In the end, Josh Hamilton is going to be a very rich player.
What he ends up with for a deal, however, will be studied by front offices in Major League Baseball until well after his coming deal has been completely paid off.
Hamilton would be the crown jewel of any free-agent class not featuring Albert Pujols.
At 31 in five years with the Texas Rangers, Hamilton hit 30 or more home runs three times. He also won the 2010 American League Most Valuable Player award and was in the top 10 twice more.
Even in 2012, his .285 batting average, 43 home run and 128 RBI season had him finish fifth for the award.
The conventional wisdom as the week starts has the other big star of this offseason, Zach Greinke, assured of signing with the Los Angeles Dodgers.
Hamilton has no front-runner status on anyone’s public boards. Even privately, the game of kicking the tires has been met with quiet apprehension.
So why, as the winter meetings start in Nashville, are his future contract plans still seemingly unsettled?
The problem seems to be three-fold.
The one that everyone seems to agree on is the era of the super-long contract appear to be over. A player of his stature is not crazy to be seeking an eight-year deal worth around $190-200 million on the open market.
Teams that might have opened up the coffers for Hamilton in the past are watching how teams like the Boston Red Sox became mired in a sea of bad contracts and pawned them off. Now, teams will watch how the Dodgers try to meld a big payroll and winning together. It says something about the economy that even the New York Yankees are limiting how much payroll they take on.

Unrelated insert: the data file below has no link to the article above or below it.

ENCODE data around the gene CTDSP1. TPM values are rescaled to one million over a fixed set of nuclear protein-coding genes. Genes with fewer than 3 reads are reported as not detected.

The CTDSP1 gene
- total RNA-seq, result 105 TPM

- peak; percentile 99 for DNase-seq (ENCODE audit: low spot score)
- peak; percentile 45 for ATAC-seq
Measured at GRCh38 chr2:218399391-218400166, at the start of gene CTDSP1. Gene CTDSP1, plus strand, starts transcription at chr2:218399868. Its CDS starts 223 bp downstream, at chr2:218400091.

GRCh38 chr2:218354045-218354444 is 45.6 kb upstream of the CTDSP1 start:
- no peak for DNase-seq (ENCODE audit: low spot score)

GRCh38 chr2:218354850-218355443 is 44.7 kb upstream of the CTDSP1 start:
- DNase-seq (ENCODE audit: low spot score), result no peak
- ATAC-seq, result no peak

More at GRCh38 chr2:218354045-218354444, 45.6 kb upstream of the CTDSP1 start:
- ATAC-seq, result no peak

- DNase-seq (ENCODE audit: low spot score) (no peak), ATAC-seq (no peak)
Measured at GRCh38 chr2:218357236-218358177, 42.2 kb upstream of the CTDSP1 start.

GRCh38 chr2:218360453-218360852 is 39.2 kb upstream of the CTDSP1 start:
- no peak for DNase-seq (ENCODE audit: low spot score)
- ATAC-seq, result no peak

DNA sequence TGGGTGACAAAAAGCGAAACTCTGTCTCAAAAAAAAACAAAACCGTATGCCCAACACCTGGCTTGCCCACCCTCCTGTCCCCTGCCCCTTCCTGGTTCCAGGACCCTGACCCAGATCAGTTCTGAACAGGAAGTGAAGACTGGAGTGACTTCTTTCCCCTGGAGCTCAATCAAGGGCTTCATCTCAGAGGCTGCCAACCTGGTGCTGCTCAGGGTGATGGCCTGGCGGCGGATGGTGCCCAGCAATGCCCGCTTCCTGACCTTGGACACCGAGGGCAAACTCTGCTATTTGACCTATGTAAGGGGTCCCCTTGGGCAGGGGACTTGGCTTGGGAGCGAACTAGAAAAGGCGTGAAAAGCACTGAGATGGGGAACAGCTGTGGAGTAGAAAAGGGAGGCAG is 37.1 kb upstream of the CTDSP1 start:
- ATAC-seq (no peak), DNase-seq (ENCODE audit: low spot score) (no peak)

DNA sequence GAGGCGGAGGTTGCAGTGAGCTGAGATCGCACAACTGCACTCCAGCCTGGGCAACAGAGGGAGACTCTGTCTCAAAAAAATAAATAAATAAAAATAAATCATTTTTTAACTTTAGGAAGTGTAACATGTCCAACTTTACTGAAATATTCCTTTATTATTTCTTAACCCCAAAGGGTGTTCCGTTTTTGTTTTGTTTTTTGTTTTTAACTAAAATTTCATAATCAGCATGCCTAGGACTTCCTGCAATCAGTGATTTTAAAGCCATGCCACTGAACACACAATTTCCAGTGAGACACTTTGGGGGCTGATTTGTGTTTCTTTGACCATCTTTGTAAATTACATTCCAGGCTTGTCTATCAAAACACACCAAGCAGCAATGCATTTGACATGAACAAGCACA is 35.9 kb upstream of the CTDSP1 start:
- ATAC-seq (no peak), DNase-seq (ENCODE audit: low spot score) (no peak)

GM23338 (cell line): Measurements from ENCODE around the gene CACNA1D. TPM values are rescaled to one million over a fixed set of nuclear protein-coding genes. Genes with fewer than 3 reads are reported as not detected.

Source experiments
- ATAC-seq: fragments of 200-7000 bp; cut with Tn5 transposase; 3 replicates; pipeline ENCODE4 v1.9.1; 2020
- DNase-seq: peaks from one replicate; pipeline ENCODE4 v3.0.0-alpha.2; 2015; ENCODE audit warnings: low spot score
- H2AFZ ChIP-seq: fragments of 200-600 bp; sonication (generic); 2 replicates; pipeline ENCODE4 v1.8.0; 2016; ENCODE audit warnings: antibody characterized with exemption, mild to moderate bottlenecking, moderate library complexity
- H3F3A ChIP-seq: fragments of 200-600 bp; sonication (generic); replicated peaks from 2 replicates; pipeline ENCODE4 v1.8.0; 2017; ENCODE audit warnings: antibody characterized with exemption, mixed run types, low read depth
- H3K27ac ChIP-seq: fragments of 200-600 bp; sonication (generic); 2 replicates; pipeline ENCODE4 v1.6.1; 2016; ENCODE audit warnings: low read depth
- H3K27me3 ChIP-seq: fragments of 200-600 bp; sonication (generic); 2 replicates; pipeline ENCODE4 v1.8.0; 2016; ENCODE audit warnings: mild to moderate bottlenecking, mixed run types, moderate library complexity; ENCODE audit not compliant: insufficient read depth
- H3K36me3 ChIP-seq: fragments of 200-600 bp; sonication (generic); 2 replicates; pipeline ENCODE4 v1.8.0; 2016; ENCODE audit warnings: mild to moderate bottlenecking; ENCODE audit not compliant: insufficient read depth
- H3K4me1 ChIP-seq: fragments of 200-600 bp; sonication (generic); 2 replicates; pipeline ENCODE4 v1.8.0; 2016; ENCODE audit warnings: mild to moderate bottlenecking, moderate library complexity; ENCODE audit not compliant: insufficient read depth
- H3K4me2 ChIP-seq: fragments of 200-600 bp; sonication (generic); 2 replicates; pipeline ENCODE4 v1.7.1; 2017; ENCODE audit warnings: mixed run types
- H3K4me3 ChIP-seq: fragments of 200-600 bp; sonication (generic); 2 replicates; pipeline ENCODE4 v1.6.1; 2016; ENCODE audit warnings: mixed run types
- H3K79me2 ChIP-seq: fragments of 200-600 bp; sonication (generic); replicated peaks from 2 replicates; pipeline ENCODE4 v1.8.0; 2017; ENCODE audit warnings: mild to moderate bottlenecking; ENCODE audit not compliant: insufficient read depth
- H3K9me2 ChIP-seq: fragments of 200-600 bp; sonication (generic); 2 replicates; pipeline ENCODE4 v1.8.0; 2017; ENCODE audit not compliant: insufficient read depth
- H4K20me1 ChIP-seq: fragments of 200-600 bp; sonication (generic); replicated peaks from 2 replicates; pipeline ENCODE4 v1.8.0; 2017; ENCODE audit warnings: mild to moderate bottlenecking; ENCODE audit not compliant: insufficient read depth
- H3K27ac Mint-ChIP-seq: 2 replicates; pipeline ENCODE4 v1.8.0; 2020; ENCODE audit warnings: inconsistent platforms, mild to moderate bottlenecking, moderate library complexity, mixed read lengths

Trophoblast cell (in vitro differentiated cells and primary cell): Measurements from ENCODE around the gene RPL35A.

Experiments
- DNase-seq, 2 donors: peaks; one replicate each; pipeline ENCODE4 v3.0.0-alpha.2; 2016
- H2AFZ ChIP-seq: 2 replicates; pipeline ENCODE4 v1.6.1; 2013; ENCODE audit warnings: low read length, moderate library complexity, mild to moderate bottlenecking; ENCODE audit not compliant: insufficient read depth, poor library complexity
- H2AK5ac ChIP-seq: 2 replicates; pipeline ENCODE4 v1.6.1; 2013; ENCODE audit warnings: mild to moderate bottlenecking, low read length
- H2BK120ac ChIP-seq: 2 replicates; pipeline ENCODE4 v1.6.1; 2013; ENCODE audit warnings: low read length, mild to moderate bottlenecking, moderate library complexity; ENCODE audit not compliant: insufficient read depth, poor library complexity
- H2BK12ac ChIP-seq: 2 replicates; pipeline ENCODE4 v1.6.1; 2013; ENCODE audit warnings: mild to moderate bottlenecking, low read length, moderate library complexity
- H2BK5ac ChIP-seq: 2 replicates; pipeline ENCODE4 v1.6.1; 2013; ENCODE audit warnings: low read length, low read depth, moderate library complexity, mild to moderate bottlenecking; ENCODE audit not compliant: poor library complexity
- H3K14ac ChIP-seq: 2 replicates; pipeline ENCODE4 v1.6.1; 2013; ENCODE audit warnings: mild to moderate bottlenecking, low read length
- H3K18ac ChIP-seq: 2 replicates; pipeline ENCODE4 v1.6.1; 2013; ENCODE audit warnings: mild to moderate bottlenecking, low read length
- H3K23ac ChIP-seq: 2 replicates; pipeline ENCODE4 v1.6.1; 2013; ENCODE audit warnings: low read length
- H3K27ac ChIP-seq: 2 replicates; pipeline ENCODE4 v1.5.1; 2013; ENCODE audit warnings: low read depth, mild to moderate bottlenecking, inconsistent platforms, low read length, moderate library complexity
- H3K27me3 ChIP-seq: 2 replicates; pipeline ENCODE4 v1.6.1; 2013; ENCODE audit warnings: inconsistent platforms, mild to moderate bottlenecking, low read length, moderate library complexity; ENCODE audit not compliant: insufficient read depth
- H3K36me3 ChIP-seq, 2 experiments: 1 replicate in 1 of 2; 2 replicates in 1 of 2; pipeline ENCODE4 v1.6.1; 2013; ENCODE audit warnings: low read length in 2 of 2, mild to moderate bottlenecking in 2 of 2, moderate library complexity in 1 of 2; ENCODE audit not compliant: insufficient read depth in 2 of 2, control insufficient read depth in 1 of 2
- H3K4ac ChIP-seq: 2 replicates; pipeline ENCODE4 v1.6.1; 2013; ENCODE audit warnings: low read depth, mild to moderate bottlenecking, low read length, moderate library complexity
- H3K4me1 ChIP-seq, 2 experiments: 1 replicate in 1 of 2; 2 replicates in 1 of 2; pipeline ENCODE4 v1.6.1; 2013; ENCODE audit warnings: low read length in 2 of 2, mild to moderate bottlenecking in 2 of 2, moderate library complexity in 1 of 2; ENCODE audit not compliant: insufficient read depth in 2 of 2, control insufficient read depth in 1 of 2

The Yankees learned that dollars spent does not equal championships won.
The other problems are more on Hamilton.
It would be fair to say that Hamilton’s personal demons have hurt him this offseason. Last offseason’s lapse in his sobriety seems to have soured his relationship with the Texas Rangers and has scared off teams that would have otherwise met Hamilton’s demands.
Is that fair?
When considering that the team that gets Hamilton will make him the immediate face of the franchise, both sides need to make sure it is the right fit for them.
This leads to whether Hamilton will take a shorter deal.
The Philadelphia Phillies and Baltimore Orioles—two teams that could really benefit from having Hamilton in their lineups—have distanced themselves from making that long-term commitment. Other teams, like the Red Sox, have openly said they might bid on a shorter deal while giving Hamilton an annual deal in the Pujols and Alex Rodriguez range.
The big question is will Hamilton move off his demands and take the shorter deal in the three- or four-year range. If he does, would the Rangers swoop in and keep him, or was last season’s collapse the last straw and he is leaving Dallas no matter what?
It is complex situation that has absolutely no easy answers.
Statistics via Baseball Reference.
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